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New clues to possible Venus auroras

For 40 years, astronomers have puzzled over signs of a green aurora on Venus, despite the planet’s lack of a magnetic field.

Venus because it is so close to the Sun at 0.7 AU. At that distance, the solar storms are so strong that it may not matter if there's not planetary magnetic field, the charged particles would be deposited all over the planet, producing auroras at every latitude. Illustration by C. Carreau/ESA

Venus orbits closer to the sun than Earth. At that closer distance, solar storms may strike the planet so powerfully that the lack of a magnetic field on Venus might not matter. Illustration by C. Carreau/ESA

Astronomers love a good mystery, and here’s one they’ve pondered for decades. That is, Venus may have green auroras despite the fact it has no magnetic field of its own. On Earth, beautiful auroras – northern or southern lights – result from an influx of charged particles from the sun, typically following strong solar flares. Our world’s magnetic field captures these particles and funnels them toward Earth’s magnetic poles, where they collide with atoms and molecules in the ionosphere. The collisions “excite” the atoms in the upper atmosphere, causing them to emit auroral light. This same process can’t take place on Venus, because Venus doesn’t have a magnetic field. And yet, for decades, astronomers have seen light from Venus indicating “excited oxygen,” the same substance that, on Earth, produces the green light of auroras. Hence the mystery.

Does Venus have green auroras? It’s a mystery that four astronomers – Candace Gray and Nancy Chanover of New Mexico State University in Las Cruces, New Mexico, Tom Slanger of SRI in Menlo Park, California, and Karan Molaverdikhani of the University of Colorado at Boulder – set out to solve. These astronomers shared their findings on November 12, 2014 at a meeting of the American Astronomical Society’s Division for Planetary Sciences on Wednesday in Tucson, Arizona. Candace Gray said in a press release:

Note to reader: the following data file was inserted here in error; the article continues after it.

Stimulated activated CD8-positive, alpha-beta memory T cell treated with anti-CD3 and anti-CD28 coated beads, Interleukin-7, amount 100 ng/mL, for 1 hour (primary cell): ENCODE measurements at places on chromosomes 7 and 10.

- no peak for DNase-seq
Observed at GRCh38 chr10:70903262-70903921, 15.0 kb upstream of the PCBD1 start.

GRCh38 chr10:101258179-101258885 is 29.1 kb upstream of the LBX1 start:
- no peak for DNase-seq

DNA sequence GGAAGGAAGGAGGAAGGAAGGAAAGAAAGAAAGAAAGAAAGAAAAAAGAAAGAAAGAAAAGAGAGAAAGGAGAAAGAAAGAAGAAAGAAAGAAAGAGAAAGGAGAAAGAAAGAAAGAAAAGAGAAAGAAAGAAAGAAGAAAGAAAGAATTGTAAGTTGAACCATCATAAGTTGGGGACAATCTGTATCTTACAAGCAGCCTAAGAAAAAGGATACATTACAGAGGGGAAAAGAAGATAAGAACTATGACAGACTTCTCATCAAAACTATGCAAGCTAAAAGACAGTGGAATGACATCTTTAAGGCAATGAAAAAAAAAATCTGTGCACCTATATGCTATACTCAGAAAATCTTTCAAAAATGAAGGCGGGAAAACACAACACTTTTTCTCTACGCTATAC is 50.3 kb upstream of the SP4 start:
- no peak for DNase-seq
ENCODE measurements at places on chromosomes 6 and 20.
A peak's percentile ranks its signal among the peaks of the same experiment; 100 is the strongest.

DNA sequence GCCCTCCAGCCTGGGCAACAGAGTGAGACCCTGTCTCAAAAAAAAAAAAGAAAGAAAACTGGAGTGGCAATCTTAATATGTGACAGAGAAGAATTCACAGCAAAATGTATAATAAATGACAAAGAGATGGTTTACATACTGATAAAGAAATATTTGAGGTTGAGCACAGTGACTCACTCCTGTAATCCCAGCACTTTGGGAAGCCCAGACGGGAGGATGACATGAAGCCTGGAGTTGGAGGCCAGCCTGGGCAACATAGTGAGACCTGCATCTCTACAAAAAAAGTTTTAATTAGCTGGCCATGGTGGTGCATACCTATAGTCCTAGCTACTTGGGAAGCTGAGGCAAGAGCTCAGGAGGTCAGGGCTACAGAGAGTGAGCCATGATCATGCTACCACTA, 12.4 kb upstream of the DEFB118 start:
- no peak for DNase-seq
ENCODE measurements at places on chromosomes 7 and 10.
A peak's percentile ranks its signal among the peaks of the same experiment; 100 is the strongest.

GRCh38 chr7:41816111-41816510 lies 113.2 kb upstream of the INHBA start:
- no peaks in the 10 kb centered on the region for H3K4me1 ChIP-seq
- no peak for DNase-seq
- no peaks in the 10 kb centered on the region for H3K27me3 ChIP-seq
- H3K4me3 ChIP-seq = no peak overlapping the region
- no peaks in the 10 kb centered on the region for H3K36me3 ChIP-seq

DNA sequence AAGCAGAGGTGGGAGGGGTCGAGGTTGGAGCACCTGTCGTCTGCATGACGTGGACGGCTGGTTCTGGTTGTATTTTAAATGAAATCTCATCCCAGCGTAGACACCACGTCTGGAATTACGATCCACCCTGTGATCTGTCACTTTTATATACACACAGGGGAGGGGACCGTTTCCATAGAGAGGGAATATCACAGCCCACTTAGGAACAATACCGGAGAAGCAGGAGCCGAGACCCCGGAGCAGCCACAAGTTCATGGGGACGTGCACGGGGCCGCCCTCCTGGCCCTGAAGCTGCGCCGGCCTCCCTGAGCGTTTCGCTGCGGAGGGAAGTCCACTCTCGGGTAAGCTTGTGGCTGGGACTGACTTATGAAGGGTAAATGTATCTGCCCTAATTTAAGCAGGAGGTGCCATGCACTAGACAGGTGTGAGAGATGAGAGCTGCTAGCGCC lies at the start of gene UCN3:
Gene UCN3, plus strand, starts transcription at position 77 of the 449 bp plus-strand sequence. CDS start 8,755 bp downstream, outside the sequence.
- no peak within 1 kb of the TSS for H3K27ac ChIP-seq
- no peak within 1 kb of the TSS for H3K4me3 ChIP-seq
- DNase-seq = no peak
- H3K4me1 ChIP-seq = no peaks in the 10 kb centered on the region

On Venus, the green line [indicating excited oxygen, and hence auroras] has been seen only intermittently.

Likewise, on Earth, auroras are a fleeting natural phenomenon, bright one night and gone the next.

View larger. | Aurora on the night of January 9-10, 2014.  Geir-Inge Buschmann wrote,

View larger. | Earthly aurora on the night of January 9-10, 2014. Photo by Geir-Inge Buschmann

Gray, Chanover, Slanger and Molaverdikhani conducted their study of Venus at Apache Point Observatory (APO) in the Sacramento Mountains in Sunspot, New Mexico (near Cloudcroft). From 2012 to 2014, they were given 5 nights to observe four times, and each time they were very lucky that an X-flare – the strongest kind of solar flare – not only took place but also was directed right at Venus. Slanger said:

The results were amazing! [For example], there was a major solar storm in July 2012, producing an X-flare and huge coronal mass ejection that was directed right at Venus. We saw the brightest green line that had ever been detected.

The team also noted that the green line of excited oxygen was detected not after every flare, but only after those flares whose charged particles were directed at Venus. This result suggests that the solar charged particles are responsible for green line emission, in a way similar to the process that causes Earth’s auroras.